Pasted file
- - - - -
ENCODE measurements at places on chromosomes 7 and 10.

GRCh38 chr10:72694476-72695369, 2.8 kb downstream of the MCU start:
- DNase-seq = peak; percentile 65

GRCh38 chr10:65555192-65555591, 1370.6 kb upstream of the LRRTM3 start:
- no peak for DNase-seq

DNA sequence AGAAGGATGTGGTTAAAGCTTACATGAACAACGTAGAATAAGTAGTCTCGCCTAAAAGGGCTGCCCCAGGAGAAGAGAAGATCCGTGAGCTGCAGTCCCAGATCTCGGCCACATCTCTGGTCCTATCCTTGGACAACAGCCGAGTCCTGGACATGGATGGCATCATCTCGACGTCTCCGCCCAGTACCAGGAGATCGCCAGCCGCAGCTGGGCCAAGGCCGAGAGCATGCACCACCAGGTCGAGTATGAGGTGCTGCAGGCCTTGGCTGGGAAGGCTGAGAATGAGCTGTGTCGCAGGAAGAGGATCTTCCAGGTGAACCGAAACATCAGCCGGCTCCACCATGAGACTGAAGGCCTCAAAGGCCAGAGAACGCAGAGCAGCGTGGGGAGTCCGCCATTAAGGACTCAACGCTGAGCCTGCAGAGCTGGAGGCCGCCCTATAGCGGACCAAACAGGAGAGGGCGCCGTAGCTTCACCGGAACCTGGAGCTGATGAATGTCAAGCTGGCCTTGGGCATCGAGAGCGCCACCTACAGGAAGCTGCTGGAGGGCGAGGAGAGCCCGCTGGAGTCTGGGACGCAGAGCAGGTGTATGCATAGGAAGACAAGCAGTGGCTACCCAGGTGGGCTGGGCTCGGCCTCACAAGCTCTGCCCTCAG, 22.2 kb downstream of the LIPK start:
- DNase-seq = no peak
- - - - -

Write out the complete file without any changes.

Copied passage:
ENCODE measurements at places on chromosomes 7 and 10.

GRCh38 chr10:72694476-72695369, 2.8 kb downstream of the MCU start:
- DNase-seq = peak; percentile 65

GRCh38 chr10:65555192-65555591, 1370.6 kb upstream of the LRRTM3 start:
- no peak for DNase-seq

DNA sequence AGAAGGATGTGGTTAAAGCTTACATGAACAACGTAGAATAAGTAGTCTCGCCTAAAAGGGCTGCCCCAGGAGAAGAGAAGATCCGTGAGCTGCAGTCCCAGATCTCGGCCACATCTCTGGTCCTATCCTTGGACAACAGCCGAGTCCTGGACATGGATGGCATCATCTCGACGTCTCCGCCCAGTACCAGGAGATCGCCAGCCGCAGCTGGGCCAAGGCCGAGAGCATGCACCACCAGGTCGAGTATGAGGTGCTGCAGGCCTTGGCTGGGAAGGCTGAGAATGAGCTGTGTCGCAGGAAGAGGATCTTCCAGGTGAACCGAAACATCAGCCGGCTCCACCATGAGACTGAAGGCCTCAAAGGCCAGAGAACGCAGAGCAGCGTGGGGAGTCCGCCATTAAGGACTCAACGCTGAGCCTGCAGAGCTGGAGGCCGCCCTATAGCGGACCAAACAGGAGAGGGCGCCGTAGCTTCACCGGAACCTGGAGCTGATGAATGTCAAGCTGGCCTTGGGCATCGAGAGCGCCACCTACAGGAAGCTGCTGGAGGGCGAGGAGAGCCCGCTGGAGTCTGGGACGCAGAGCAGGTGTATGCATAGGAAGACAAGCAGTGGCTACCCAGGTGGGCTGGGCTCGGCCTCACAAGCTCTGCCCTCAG, 22.2 kb downstream of the LIPK start:
- DNase-seq = no peak